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Journalists: Obama the Worst Since Nixon

The Obama administration’s hostility toward media and efforts to crack down on whistleblowers and leakers has created “a tremendous chilling effect” on substantive reporting, the Committee to Protect Journalists and veteran reporters said Thursday.

The CPJ issued last week a scathing report, written by former Washington Post executive editor Leonard Downie, Jr., on the effects of the Obama administration’s efforts to control press coverage, burnish its image, and thwart unauthorized leaks.

Downie joined a panel at the New America Foundation that included Joel Simon, executive director of the CPJ, and Rajiv Chandrasekaran, senior correspondent and associate editor at the Washington Post, to discuss the report on Thursday.

“The Obama administration’s aggressive war on leaks, and its determined efforts to control information that the news media needs to hold the government accountable for its actions, are without equal since the Nixon administration and in direct conflict with President Obama’s often-stated goal of making his administration the most transparent in American history,” Downie said.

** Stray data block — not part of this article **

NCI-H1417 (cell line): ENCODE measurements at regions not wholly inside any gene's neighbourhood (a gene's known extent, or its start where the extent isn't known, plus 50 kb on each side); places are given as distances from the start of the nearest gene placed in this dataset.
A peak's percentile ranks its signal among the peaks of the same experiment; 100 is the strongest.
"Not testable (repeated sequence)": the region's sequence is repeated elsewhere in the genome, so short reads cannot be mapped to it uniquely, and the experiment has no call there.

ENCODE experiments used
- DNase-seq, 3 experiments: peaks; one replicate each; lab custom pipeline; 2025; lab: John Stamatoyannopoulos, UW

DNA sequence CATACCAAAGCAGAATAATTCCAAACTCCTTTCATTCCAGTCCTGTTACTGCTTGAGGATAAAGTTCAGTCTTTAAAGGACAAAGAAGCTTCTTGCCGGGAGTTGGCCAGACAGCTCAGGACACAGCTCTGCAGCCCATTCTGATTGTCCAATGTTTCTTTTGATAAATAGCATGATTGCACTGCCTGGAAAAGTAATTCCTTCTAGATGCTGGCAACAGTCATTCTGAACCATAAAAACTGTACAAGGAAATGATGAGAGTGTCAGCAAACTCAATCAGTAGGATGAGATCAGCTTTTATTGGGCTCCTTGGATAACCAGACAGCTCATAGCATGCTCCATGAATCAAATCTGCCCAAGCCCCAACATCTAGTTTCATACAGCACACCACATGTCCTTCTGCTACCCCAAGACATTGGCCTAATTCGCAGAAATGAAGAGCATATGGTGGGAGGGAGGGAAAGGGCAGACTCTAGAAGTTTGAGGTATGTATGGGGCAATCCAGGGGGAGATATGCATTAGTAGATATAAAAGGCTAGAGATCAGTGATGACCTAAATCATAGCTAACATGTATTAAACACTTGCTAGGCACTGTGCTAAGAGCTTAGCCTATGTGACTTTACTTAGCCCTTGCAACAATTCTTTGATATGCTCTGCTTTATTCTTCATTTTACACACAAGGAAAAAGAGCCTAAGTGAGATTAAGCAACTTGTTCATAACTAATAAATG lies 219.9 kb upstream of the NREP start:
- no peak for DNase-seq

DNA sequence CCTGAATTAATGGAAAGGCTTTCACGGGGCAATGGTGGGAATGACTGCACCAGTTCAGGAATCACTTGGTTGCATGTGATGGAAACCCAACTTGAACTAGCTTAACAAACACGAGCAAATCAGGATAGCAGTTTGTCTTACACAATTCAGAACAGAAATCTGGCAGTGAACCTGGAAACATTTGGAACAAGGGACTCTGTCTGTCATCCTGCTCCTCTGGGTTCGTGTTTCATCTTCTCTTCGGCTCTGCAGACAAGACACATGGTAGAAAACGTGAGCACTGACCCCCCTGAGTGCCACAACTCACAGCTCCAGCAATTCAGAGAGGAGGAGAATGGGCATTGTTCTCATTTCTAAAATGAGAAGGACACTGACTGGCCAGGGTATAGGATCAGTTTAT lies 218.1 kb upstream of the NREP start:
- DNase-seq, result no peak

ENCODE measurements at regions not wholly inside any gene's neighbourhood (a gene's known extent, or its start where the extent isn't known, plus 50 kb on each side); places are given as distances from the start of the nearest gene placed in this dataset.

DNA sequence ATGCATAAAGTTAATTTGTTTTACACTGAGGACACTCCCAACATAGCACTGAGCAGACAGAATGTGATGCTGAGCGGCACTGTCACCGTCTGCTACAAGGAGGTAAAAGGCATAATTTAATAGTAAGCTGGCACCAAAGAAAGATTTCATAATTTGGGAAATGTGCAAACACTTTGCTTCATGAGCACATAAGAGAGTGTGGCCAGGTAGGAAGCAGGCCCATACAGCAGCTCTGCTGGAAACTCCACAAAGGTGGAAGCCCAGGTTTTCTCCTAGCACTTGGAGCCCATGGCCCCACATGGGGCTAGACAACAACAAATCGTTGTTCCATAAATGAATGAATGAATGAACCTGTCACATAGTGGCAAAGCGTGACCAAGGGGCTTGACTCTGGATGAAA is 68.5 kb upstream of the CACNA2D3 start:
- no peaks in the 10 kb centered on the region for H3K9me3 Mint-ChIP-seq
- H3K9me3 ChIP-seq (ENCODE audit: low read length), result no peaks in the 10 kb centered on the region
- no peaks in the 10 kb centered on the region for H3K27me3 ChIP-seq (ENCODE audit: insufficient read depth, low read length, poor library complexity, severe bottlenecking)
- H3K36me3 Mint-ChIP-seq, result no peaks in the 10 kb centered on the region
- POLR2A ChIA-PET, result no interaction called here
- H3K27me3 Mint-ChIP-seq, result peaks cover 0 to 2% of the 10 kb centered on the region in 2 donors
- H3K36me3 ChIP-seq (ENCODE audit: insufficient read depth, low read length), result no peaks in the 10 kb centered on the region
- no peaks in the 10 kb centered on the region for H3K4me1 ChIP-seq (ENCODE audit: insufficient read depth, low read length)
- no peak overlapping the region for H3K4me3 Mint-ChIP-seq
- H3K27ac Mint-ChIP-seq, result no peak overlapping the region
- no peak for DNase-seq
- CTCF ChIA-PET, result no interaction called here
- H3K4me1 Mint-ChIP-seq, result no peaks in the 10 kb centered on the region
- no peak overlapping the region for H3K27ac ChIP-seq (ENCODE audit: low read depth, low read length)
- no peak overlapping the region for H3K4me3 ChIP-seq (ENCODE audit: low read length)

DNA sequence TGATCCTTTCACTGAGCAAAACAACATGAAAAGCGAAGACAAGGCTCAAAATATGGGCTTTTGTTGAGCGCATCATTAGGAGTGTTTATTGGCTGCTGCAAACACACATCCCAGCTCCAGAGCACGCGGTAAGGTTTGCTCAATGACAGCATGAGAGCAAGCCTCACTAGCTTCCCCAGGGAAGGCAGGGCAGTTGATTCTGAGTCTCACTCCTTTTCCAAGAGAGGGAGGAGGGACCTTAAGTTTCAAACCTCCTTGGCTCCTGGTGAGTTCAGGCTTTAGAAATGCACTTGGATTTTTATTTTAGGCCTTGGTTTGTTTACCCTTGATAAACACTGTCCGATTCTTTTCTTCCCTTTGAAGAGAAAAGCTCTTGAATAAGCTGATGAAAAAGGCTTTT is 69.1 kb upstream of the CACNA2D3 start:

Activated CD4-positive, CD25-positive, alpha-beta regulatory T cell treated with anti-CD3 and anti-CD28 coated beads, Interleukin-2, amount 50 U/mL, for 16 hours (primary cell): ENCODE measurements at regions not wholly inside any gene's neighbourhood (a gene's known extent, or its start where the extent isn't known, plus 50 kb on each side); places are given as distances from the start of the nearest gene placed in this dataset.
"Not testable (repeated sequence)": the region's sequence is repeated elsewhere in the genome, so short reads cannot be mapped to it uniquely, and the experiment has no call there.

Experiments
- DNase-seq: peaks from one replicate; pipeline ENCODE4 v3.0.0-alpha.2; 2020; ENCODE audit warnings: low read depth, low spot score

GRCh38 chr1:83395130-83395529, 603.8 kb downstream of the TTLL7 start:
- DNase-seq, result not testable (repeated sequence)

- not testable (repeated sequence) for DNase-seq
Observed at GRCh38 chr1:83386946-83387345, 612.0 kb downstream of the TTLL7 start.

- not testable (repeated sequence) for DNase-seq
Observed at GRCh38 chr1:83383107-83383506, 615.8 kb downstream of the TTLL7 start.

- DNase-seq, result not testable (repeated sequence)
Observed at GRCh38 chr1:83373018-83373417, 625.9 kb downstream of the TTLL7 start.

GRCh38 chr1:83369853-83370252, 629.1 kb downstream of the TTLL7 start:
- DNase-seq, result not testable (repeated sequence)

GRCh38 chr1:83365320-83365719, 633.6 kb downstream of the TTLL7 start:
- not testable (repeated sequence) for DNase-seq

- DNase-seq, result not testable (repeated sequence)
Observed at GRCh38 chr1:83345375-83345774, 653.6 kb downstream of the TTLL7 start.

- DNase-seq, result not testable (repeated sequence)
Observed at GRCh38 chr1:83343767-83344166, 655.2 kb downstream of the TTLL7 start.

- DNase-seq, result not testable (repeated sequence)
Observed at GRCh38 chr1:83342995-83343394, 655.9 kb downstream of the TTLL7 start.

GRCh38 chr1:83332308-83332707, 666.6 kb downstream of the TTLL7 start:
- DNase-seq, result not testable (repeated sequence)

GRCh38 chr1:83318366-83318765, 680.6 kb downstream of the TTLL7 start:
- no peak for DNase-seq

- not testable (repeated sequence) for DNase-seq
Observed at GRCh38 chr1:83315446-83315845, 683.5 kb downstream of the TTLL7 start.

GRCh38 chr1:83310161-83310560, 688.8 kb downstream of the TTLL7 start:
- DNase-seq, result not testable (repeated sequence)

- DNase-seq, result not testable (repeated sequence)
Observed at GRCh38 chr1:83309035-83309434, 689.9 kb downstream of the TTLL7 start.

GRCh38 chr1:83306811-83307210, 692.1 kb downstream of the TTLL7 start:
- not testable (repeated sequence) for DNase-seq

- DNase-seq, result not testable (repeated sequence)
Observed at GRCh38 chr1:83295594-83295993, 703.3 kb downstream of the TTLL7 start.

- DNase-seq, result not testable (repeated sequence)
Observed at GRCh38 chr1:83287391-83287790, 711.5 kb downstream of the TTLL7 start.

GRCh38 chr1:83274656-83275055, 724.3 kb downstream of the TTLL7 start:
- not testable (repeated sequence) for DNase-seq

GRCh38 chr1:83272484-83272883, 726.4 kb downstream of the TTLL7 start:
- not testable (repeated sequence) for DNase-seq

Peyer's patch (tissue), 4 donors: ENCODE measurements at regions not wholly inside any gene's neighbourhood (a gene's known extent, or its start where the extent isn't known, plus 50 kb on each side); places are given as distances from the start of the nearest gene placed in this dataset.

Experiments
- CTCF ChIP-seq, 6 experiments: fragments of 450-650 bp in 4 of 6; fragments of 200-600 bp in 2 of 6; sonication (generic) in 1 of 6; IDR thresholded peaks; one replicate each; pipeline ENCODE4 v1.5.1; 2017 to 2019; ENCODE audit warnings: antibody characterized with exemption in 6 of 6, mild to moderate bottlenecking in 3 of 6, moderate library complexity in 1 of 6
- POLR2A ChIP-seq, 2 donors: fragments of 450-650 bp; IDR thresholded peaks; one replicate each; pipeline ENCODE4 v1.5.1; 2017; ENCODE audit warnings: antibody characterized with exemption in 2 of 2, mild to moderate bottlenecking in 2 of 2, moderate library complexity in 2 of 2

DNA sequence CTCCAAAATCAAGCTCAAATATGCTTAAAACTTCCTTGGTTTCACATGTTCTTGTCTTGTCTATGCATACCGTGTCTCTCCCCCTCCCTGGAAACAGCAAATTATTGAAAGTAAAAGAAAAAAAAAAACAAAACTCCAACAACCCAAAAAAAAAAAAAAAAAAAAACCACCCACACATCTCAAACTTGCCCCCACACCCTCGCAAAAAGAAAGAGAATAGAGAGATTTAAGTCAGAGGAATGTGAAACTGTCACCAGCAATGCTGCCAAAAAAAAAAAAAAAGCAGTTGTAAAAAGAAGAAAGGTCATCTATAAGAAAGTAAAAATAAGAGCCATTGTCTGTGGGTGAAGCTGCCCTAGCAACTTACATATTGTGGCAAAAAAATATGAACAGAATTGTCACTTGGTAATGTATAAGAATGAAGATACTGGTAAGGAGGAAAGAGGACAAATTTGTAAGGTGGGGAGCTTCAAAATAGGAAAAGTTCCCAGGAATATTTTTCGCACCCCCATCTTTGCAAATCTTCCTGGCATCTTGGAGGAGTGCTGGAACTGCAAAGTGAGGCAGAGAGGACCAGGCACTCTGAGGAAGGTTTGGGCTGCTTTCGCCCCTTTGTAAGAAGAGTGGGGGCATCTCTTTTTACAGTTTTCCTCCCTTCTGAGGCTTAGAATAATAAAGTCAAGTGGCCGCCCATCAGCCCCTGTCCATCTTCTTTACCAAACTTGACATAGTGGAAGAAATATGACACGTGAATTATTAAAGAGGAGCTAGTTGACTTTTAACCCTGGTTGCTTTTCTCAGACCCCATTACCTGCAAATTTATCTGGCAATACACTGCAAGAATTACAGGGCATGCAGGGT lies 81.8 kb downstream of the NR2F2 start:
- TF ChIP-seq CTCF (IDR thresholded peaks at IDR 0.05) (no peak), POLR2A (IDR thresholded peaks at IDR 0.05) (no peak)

“Parenthetically, I’m old enough that I was one of the editors on the Watergate story, so I make that comparison with knowledge,” he continued.

The report outlines how the Obama White House has fallen far short of the president’s promises to usher in “the most transparent administration in history.”

Six government employees and two contractors have been prosecuted under the Espionage Act of 1917 for leaking information to the press since Obama took office—more than all previous administrations combined.

The Justice Department secretly subpoenaed the phone records and emails of journalists suspected of consorting with leakers.

The Obama administration also created an “Insider Threat Program” to ferret out internal information leaks.

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